Coronavirus: RNLI issues stay out of the water plea

By Colette Hume
BBC Wales News

  • Published
Penarth RNLI crew in the lifeboatImage source, RNLI
Image caption,
Penarth RNLI lifeboat crew, pictured before restrictions were imposed, have stopped all on-water training

One of Wales' busiest lifeboat stations has asked people to stay out of the water to protect the emergency services during the coronavirus outbreak.

Crews in south Wales have responded to three similar incidents at the same location since the lockdown began.

Penarth RNLI lifeboat operations manager Jason Dunlop said volunteer crews have stopped all face-to-face training to reduce the risk to crew.

"Clearly the most important thing is the safety of our crew," he added.

Instead of regular training at the lifeboat station or out on one of the two Penarth lifeboats, volunteers are using videoconferencing.

This week's session on knots was led by helmsman Owain Davies from his kitchen table.

Image source, RNLI
Image caption,
The crew have been called out to Sully Island on three occasions since the start of the lockdown

Mr Dunlop explained: "We've stopped all on water training and doing as much as we can over digital training. Navigation, their search and rescue training and communication training, which they can all do virtually.

"Fortunately, the RNLI train a lot through the rest of the year so our crews are ready to go.

"We've got members of the ambulance service, we've got police officers and we're all very proud of them and we're doing our best to support them."

The number of shouts crews around the Welsh coast are responding to is a lot lower than usual for the time of year, but not everyone is listening to the pleas to stay at home.

The Vale of Glamorgan coastline is home to one of the most powerful tides in the world, making it a hotspot for rescues - even during the lockdown.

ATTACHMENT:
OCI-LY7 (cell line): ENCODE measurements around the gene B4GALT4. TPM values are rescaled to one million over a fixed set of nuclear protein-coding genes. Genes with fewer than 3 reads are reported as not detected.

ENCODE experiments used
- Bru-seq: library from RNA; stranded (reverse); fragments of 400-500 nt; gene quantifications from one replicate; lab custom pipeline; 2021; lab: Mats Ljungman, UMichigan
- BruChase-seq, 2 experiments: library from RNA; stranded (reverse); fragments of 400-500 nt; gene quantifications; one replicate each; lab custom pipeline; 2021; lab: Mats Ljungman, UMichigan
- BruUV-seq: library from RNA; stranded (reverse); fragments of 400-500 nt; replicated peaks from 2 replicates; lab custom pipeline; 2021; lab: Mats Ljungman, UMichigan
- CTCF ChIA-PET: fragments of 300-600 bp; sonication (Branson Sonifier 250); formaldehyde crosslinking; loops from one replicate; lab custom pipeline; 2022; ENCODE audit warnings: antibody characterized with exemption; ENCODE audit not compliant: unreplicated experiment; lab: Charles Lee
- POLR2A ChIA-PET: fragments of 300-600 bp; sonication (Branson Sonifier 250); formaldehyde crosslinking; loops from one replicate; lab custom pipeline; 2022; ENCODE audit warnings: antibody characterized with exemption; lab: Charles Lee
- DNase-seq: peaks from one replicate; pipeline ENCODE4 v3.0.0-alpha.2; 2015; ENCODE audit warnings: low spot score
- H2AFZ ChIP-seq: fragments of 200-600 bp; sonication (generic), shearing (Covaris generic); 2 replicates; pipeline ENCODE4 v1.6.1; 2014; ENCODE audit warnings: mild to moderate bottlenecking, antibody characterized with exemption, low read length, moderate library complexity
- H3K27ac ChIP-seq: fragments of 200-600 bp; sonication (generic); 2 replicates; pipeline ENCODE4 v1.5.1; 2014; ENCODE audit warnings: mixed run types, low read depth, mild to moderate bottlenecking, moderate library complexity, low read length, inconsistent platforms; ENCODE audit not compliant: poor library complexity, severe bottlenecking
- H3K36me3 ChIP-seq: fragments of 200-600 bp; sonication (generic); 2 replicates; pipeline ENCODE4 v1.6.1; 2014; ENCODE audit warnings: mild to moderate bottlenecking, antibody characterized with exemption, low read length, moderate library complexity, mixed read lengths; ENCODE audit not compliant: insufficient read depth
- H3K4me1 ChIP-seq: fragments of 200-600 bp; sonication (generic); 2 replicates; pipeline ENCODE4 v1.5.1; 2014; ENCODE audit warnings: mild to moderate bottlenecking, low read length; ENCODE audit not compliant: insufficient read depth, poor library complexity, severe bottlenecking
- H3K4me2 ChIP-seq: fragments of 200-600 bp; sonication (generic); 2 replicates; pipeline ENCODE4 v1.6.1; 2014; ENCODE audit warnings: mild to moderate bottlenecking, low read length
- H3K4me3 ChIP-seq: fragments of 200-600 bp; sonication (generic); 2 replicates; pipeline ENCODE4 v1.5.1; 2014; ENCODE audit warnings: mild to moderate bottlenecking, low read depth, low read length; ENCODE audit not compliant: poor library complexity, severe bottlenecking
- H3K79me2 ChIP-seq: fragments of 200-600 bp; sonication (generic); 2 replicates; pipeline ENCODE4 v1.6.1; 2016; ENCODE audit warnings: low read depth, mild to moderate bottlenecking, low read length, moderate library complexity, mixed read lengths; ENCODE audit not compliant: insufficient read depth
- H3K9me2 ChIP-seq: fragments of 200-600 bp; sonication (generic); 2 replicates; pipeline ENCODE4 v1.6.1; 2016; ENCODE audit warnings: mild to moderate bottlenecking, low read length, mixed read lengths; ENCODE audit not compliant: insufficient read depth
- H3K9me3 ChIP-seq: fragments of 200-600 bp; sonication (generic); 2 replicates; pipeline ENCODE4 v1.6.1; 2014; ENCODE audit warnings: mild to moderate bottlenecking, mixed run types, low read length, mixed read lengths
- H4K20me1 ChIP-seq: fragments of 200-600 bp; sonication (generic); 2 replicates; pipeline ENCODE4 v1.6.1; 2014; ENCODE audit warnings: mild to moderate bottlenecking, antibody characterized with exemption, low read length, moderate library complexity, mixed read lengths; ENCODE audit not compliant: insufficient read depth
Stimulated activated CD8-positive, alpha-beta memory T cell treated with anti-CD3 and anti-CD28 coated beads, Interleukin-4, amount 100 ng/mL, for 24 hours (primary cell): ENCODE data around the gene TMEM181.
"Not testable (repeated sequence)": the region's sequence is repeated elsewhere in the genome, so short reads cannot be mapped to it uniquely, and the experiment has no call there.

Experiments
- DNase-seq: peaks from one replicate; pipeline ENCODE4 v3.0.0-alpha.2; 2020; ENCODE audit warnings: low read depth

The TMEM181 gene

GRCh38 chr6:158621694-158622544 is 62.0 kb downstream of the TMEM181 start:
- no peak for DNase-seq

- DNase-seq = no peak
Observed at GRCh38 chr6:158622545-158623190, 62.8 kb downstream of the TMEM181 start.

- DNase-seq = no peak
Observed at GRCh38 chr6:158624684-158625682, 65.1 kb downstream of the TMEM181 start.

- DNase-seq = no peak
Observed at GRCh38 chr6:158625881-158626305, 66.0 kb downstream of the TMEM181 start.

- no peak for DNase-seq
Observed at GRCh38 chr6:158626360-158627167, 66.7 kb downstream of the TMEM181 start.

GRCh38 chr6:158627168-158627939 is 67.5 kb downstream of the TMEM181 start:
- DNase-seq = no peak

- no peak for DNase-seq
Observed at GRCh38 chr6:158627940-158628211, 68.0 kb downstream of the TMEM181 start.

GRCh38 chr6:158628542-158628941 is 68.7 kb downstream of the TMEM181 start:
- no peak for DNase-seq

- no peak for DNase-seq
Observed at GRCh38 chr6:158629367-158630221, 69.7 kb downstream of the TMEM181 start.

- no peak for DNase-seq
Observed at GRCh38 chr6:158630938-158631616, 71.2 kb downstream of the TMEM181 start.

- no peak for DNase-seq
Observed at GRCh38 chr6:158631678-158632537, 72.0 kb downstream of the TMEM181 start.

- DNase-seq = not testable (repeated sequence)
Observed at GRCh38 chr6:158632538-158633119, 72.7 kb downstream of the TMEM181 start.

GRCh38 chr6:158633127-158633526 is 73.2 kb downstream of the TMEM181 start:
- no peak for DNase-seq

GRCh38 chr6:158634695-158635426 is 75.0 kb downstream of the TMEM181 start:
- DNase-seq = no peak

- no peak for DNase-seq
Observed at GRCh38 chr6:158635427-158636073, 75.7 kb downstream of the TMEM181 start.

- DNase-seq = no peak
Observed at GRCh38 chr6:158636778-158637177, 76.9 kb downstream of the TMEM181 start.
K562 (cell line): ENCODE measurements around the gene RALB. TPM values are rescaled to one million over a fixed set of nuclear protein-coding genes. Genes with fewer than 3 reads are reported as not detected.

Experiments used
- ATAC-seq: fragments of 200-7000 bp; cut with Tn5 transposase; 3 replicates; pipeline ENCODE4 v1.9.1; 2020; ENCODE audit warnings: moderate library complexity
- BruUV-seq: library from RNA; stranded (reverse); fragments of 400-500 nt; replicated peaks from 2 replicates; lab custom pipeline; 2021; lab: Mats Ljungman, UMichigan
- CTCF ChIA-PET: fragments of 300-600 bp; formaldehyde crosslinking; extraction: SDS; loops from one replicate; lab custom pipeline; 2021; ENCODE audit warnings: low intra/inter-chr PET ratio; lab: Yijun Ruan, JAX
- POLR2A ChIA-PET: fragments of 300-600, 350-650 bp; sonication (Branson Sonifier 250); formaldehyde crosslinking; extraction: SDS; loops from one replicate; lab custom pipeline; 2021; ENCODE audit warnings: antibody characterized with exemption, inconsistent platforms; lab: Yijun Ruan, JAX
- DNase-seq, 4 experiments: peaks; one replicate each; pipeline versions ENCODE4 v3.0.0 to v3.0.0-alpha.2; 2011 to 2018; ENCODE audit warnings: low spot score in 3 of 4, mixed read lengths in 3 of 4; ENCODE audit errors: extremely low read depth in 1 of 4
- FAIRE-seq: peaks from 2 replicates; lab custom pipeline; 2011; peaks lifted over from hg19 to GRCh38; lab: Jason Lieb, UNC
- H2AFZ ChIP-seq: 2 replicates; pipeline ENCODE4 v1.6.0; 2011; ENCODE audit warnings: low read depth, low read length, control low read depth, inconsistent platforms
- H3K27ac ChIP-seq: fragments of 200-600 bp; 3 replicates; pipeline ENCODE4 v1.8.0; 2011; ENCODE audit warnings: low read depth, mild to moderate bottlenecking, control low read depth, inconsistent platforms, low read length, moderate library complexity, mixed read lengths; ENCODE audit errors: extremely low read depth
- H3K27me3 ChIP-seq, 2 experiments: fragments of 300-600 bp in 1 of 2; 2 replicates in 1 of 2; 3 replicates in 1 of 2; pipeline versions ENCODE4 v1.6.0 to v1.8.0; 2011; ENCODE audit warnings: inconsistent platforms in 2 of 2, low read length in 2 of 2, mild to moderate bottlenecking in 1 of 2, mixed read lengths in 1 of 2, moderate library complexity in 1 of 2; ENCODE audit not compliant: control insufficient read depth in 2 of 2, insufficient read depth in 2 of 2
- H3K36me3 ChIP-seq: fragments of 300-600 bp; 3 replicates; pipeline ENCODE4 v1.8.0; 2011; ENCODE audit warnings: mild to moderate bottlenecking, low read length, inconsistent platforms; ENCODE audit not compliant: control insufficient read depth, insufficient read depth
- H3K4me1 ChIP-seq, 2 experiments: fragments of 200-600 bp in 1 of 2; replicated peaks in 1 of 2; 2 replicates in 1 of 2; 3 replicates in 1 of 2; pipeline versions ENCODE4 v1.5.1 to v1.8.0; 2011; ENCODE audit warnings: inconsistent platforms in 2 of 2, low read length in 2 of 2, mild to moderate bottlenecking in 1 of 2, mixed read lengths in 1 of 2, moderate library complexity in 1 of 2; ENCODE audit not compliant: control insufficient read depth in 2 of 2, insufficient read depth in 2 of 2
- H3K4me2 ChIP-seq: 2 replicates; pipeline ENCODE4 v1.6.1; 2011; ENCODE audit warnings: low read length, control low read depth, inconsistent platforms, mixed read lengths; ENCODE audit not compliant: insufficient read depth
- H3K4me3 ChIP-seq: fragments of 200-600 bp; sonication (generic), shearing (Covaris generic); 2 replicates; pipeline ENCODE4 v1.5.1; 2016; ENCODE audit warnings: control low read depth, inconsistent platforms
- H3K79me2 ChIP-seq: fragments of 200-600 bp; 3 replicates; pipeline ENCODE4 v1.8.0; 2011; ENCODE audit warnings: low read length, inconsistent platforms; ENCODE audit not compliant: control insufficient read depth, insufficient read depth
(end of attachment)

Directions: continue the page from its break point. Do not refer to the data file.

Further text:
In the first three weeks after the restrictions were announced, RNLI lifeboats were called to Sully Island three times to rescue people cut off by the tide, including a group of four people from Bristol.

"We need to try to encourage people to follow the government advice to look after themselves, to prevent calls to the emergency services so we can look after the NHS and save lives as well," Mr Dunlop added.

Image caption,
Stand-up paddle-boarding is the fastest growing water sport in the UK

Stand-up paddle-boarding is the fastest growing water sport in the UK, but in common with the majority of those who enjoy the water, the paddle-boarders are staying away.

Jim Brooks owns the Puravida Boardriders surf and board shop in Penarth and runs the local paddle-boarding club.

Image source, Jim Brook
Image caption,
Jim Brook says he has shut down his paddle-boarding club to avoid putting the emergency services under unnecessary strain

"As a club we have decided not to go on to the water because we feel it sets the best example, but also we don't want to put out friends in the emergency services, our good friends in the RNLI and the coastguard," Mr Brooks said.

"We don't want to put anyone under unnecessary strain. We just have to enjoy the weather in other ways - go for a walk, a bike ride, maybe spend extra time with the family."